Seven people dead after widespread election violence in Venezuela

President-elect Maduro accuses opposition of trying to stage a coup Caracas tells Spain to mind its own affairs after Madrid calls for recount

Opposition supporters hold a demonstration in Caracas on Monday night to demand a full recount of Sunday's presidential vote.
Opposition supporters hold a demonstration in Caracas on Monday night to demand a full recount of Sunday's presidential vote.Miguel Gutierrez (EFE)

At least seven people have been killed and 61 injured in widespread post-election violence that has swept across Venezuela between government authorities and opposition supporters, who are demanding a full recount of Sunday’s ballot.

Luis Ortega, the country’s chief prosecutor, said at least 135 people have been arrested but did not provide any details about the deaths and injuries.

People in Caracas and other cities held street demonstrations, which were marred by violence as riot police fired rubber bullets and tried to keep demonstrators from approaching the CNE offices.

The leader of the opposition, Henrique Capriles, has called on his supporters to demonstrate in front of the National Electoral Council (CNE) offices in cities across the country to demand a recount, after he was narrowly defeated by interim President Nicolás Maduro by less than two percent of the vote.

Opposition representatives reported more than 3,200 irregularities and voting violations, including the destruction of ballot boxes, just before the polls closed late Sunday.

Maduro, who was declared president by the CNE, has opposed the recount and said Tuesday that Capriles and his supporters want to launch “a coup against my government.”

“You are responsible for the dead that we are mourning today,” said the 50-year-old president-elect, who is due to be sworn in on Thursday, during a nationwide address.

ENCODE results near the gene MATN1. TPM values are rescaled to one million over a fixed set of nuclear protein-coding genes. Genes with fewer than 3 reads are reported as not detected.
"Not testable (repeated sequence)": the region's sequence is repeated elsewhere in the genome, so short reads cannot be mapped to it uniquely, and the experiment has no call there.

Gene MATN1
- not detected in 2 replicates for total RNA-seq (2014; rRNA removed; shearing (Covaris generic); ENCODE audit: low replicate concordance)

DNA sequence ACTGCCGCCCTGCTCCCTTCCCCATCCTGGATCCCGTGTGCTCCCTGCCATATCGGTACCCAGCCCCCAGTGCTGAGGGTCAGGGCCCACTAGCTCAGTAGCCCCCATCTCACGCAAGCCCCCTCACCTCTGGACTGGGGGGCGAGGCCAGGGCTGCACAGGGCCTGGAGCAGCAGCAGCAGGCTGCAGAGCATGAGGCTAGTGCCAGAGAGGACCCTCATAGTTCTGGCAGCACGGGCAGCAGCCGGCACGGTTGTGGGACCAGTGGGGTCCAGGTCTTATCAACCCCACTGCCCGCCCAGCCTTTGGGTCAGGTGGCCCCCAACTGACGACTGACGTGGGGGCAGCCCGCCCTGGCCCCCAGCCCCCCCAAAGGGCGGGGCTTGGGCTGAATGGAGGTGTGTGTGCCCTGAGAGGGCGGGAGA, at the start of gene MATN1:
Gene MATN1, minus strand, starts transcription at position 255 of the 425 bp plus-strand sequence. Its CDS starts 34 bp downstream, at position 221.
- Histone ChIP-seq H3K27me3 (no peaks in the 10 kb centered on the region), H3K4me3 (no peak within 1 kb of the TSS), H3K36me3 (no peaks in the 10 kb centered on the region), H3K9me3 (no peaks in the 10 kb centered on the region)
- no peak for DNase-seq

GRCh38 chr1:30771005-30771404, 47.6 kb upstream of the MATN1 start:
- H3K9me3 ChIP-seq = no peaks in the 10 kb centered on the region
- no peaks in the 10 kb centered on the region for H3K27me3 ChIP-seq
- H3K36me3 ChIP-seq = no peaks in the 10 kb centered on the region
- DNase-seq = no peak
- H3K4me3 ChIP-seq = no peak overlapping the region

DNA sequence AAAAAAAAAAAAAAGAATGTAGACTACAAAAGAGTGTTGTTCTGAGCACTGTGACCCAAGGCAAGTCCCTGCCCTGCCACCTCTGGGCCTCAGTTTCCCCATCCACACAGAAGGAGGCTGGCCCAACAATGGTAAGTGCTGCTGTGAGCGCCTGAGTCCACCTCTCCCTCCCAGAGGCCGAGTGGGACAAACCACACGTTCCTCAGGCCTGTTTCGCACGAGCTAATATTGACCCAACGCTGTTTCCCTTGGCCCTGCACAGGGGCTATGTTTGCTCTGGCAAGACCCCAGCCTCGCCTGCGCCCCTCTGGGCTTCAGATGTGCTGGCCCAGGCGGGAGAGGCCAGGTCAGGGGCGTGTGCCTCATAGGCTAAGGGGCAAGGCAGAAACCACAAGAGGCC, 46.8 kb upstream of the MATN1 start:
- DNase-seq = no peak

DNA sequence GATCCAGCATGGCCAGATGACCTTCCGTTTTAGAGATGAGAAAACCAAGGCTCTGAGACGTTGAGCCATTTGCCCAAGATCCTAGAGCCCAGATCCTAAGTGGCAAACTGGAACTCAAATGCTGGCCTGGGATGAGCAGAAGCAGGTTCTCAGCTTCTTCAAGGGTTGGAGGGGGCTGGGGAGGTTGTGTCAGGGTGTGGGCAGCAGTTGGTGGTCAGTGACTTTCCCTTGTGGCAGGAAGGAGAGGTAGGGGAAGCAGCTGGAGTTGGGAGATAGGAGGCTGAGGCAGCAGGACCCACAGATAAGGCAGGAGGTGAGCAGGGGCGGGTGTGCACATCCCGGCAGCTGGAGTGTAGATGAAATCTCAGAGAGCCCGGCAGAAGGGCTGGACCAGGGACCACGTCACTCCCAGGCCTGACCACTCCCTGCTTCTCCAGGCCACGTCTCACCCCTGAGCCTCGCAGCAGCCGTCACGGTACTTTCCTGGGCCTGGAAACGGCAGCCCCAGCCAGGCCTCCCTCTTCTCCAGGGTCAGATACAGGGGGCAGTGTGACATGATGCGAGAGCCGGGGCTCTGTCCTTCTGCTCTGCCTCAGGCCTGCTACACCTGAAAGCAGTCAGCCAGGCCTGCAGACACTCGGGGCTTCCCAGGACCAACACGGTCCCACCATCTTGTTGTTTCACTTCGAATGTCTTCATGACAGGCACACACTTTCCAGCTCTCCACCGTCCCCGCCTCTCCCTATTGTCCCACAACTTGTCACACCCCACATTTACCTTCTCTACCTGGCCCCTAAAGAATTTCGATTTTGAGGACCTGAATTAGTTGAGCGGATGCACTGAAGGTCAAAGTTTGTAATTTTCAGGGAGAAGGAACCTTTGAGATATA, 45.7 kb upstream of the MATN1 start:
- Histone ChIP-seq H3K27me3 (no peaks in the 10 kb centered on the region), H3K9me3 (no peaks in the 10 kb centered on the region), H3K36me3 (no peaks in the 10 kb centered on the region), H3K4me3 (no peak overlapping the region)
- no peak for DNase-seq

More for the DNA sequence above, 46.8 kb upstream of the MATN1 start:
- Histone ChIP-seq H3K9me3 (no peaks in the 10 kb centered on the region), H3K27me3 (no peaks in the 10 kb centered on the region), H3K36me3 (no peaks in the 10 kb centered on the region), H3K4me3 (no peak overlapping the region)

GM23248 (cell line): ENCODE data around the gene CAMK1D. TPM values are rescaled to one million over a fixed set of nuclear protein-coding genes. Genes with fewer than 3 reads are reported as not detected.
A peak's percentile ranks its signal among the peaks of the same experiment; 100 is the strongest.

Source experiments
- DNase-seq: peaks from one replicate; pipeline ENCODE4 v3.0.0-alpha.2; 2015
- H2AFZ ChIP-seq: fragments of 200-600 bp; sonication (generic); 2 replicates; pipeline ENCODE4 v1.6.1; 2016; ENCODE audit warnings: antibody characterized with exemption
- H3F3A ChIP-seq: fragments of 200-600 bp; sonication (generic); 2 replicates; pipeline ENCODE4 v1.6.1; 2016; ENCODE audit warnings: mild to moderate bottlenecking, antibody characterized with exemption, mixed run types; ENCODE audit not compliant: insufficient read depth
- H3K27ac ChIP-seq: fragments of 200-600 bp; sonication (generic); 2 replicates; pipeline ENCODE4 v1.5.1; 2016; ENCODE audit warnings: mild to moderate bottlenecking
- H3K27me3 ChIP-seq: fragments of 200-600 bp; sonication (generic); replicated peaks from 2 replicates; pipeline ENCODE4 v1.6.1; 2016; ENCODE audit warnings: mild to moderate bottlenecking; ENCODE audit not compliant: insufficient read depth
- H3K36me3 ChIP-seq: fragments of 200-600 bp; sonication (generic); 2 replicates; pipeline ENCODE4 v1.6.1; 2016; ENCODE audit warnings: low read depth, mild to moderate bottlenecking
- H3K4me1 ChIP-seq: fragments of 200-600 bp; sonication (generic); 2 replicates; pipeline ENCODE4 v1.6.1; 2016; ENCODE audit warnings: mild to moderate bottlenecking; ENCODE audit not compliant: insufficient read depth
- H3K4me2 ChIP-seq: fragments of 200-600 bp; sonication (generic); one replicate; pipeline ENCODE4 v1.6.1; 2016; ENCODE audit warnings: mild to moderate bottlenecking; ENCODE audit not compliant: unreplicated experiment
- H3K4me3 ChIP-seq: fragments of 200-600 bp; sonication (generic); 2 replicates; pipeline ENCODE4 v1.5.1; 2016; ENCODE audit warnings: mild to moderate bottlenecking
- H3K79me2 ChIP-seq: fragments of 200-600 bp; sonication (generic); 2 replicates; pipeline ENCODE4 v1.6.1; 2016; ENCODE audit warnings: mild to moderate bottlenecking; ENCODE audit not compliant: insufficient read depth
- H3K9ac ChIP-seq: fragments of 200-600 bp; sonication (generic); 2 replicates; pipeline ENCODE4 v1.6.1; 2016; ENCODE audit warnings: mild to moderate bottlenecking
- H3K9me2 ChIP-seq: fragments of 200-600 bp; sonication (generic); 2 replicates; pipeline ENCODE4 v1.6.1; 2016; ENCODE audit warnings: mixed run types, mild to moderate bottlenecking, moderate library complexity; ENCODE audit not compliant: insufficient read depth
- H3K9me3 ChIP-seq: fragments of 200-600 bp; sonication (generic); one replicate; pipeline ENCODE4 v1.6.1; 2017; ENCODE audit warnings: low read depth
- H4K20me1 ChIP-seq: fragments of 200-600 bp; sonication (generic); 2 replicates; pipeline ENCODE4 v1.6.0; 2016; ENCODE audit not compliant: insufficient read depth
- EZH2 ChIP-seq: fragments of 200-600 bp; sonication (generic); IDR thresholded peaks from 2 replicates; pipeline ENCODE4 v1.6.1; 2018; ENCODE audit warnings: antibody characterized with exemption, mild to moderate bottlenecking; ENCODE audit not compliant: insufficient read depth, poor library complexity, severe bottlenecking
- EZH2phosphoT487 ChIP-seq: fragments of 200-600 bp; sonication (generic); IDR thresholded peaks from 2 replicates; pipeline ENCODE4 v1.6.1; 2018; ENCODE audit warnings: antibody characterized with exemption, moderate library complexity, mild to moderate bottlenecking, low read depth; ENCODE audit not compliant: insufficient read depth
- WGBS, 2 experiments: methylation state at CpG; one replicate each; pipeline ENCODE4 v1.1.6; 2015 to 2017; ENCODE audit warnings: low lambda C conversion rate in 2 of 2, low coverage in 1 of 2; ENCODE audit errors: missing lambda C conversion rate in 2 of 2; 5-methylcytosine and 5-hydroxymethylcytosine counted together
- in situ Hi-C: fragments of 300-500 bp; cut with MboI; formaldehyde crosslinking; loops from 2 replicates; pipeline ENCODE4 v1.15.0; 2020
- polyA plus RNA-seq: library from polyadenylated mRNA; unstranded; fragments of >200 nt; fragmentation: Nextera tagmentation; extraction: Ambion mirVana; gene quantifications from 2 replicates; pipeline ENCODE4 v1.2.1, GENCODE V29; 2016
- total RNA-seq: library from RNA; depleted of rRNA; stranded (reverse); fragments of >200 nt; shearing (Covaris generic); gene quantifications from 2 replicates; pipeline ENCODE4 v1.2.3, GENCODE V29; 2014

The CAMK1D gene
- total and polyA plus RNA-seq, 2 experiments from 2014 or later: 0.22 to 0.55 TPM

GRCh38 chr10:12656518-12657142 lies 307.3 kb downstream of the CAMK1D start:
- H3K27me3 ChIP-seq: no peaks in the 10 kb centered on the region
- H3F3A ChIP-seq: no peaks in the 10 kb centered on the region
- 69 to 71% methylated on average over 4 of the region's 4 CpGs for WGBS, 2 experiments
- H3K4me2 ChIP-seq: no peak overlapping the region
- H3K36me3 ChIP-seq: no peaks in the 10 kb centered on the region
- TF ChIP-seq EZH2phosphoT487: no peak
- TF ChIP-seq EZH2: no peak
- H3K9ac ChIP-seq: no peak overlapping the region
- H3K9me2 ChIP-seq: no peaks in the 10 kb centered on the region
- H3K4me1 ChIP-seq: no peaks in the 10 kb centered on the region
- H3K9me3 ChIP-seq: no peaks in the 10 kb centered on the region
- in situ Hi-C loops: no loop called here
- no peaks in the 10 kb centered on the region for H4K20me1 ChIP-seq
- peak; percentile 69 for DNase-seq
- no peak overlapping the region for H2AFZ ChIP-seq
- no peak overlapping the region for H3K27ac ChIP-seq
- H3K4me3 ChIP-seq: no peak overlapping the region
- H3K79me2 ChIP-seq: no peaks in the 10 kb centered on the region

Maduro vowed to keep Capriles’ supporters from marching at the CNE headquarters in Caracas on Wednesday in a massive demonstration called by the opposition leader.

“It is time to take a strong hand,” the president said.

On his Twitter account, Capriles claimed that Maduro “ordered that there be violence to avoid counting the votes.”

“They are responsible!” he said.

Spain and other European nations have demanded that a full recount be held so that all allegations of voting discrepancies can be resolved. But Maduro accused Spain of meddling in Venezuelan affairs after Spanish Foreign Minister José García-Margallo called on Caracas to recount the ballots.

“They should concern themselves about the 25-percent unemployment they have,” the president said in a televised speech.

US State Department spokesman Patrick Ventrell said Tuesday that it “was difficult to understand” why Maduro won’t carry out a recount and that Washington was consulting with the EU and the Organization of American States (OEA) on the situation. For now, the United States will not recognize the Maduro government, he said.

With 99.5 percent of the 14,917,057 ballots counted, the CNE gave new figures on Tuesday putting Maduro ahead of Capriles by 1.85 points.

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